Politics

Housing is a major barrier to reuniting foster kids with their parents

James Ayala, a children's social worker, takes calls to the Child Protection Hotline at the Metro North office of the Los Angeles County Department of Children and Family Services on Friday afternoon, April 8, 2016.
James Ayala, a children's social worker, takes calls to the Child Protection Hotline at the Metro North office of the Los Angeles County Department of Children and Family Services on Friday afternoon, April 8, 2016.
Maya Sugarman/KPCC

Listen to story

01:02
Download this story 0.0MB

Los Angeles County is expanding a foster care pilot that targets homeless parents and families in unstable housing.

The program provides short-term housing help to parents who could be reunited with their children, but for lack of a home. It also provides housing assistance to parents whose children are at high risk for removal. 

Lack of housing is a growing issue for families involved in the child welfare system, said Ed Fithyan, division chief at the L.A. County Department of Children and Family Services.

"Housing in L.A. is very difficult and people are stretched thin, especially the families we work with who are struggling often with other factors," he said. 

The problem is statewide. In a letter to state legislators, a group of organizations, including the Corporation for Supportive Housing, Californians for Safety and Justice, and Housing California, advocates said roughly 30 percent of children in foster care in California cannot be reunited with their parents because the family "lacks safe, stable housing."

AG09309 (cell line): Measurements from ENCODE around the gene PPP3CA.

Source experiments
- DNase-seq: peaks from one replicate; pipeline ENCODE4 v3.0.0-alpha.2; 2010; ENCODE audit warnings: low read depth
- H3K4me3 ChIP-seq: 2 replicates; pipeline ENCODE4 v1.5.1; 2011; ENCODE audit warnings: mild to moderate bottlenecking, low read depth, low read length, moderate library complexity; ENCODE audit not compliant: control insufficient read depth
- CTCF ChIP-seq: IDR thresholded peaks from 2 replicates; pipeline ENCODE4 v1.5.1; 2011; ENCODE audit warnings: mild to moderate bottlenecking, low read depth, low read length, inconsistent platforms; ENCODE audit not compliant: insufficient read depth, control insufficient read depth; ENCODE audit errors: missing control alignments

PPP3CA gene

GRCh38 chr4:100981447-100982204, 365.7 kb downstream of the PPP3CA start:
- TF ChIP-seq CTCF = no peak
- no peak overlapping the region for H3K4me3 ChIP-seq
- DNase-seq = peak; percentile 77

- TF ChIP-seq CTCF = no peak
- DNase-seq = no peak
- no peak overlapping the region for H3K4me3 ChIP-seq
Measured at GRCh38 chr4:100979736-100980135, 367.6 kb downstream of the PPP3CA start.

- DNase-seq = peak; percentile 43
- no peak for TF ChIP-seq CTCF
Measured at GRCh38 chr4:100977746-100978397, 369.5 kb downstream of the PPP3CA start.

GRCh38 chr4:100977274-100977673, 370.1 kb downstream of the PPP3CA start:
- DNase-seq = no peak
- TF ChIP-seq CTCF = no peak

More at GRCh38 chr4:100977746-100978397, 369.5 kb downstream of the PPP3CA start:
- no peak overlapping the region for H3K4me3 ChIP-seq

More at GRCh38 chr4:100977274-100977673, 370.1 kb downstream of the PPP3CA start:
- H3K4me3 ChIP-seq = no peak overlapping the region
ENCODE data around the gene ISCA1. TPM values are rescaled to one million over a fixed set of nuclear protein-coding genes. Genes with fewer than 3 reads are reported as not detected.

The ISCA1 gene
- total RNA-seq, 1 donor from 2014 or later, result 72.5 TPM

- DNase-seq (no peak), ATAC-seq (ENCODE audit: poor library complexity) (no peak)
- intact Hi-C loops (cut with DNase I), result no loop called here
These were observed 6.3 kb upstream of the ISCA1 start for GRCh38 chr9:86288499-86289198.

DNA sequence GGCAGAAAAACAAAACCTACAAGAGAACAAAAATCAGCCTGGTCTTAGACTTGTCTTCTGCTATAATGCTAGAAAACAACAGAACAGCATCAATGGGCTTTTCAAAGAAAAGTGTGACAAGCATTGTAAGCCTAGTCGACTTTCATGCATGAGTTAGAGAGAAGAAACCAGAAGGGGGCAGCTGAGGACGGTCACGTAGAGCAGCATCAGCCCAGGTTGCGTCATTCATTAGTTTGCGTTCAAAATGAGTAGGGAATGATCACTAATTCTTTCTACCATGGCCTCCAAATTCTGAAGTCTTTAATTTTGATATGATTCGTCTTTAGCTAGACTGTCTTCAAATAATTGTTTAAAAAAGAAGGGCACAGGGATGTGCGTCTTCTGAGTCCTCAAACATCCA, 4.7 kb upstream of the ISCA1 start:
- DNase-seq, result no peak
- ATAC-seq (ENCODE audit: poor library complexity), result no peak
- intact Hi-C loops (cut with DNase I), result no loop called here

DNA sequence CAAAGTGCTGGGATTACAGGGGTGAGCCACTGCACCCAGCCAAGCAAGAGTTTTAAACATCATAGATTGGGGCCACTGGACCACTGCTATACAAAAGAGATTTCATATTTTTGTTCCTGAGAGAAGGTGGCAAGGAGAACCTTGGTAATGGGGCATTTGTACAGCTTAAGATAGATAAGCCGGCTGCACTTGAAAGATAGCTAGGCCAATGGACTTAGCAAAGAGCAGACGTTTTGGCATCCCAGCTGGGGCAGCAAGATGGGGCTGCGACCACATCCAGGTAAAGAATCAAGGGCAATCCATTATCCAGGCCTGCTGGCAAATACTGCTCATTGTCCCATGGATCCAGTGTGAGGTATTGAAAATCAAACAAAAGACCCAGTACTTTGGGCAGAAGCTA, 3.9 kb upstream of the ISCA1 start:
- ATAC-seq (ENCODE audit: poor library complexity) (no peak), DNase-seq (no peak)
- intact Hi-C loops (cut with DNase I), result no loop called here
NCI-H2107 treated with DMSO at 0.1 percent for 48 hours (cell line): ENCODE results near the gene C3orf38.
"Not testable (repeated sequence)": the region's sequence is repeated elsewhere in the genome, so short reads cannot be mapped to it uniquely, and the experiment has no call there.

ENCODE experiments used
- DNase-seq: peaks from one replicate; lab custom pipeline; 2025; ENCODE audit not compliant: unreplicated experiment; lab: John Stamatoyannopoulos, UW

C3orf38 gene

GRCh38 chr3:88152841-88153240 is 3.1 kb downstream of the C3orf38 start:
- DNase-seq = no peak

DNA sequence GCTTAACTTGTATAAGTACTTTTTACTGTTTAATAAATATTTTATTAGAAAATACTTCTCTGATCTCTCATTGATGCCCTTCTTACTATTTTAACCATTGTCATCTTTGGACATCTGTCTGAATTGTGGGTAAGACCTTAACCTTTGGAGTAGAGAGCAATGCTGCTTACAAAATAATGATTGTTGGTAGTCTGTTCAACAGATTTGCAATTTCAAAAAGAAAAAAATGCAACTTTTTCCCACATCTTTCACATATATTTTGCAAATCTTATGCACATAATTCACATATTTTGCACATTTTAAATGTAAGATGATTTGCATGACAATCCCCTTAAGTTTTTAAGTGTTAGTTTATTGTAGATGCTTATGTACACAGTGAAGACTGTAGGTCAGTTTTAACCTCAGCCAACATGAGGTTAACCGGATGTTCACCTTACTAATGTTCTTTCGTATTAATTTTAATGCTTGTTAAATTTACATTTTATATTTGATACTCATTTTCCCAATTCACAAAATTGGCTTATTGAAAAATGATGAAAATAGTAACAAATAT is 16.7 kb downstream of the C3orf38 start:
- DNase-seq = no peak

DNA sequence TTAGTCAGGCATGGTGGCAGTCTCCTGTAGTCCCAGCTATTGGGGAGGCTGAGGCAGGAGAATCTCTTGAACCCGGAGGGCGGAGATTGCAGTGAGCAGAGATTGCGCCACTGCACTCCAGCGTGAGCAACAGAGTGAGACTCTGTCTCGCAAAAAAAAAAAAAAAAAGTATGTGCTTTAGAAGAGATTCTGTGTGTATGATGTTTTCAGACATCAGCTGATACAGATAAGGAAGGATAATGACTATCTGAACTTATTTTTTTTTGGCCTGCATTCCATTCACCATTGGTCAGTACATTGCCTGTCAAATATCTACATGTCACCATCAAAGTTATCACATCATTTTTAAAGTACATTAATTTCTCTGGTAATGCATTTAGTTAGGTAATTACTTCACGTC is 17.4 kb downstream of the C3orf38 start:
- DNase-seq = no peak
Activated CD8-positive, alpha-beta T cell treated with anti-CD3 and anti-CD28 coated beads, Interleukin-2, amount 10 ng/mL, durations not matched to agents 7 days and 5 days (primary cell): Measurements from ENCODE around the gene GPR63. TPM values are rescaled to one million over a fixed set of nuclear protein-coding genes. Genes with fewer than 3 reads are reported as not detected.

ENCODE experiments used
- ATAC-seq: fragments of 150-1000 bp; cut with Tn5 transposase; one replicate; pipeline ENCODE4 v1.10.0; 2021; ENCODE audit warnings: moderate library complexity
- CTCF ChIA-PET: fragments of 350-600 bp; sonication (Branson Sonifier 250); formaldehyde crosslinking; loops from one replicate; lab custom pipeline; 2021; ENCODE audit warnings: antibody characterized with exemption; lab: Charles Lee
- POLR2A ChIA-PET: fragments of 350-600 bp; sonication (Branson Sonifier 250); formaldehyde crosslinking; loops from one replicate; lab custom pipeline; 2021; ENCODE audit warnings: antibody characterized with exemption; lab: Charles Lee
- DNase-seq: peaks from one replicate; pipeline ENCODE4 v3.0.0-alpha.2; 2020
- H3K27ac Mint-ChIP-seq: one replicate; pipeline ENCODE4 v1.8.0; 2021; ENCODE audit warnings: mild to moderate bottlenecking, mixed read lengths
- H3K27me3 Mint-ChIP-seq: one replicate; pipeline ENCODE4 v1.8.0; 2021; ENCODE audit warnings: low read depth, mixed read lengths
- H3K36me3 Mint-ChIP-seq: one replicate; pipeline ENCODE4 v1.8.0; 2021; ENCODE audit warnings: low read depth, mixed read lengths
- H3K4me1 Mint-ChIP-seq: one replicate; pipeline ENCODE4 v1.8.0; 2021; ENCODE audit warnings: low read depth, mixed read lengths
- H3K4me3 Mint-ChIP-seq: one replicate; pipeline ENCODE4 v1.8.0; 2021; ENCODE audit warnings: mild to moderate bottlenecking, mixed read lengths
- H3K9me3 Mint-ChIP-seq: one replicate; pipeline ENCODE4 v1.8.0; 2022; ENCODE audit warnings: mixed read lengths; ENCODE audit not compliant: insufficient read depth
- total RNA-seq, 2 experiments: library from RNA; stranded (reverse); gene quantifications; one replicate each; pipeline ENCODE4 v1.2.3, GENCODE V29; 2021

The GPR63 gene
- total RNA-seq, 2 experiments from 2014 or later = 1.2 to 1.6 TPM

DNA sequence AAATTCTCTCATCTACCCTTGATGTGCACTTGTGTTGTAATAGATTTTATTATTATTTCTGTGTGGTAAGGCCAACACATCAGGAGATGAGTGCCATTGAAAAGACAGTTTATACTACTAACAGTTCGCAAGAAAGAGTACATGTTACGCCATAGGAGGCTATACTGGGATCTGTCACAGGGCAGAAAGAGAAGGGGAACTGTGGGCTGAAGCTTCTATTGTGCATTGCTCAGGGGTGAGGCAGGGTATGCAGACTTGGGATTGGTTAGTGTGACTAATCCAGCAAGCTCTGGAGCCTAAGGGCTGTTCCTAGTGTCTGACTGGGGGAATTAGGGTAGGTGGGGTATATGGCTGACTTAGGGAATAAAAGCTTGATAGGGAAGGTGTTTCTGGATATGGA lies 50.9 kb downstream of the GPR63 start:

"Housing remains one of the largest barriers to reunification," they wrote.

In response, the state authorized $10 million worth of "Bringing Family Home" grants to start and expand housing programs for such families, with about $2.5 million of that now headed to Los Angeles County.

The county has also invested its own resources in its housing program, planning on spending over $9 million to housing for family reunification over the next three years.

L.A.'s program officially got up and running in a pilot phase three years ago, but it's now poised to expand, under the county's comprehensive Homeless Initiative. DCFS plans to offer housing assistance to 200 families in the next year and 400 the year after. 

The additional funds from the state will allow DCFS to also provide assistance to 390 families who are still together, but live in unsafe or unstable housing. 

"We want to keep those children, hopefully, home with their parents, so we can house the parent and stabilize the families," Fithyan said.

The grant kicks in January 1, 2018.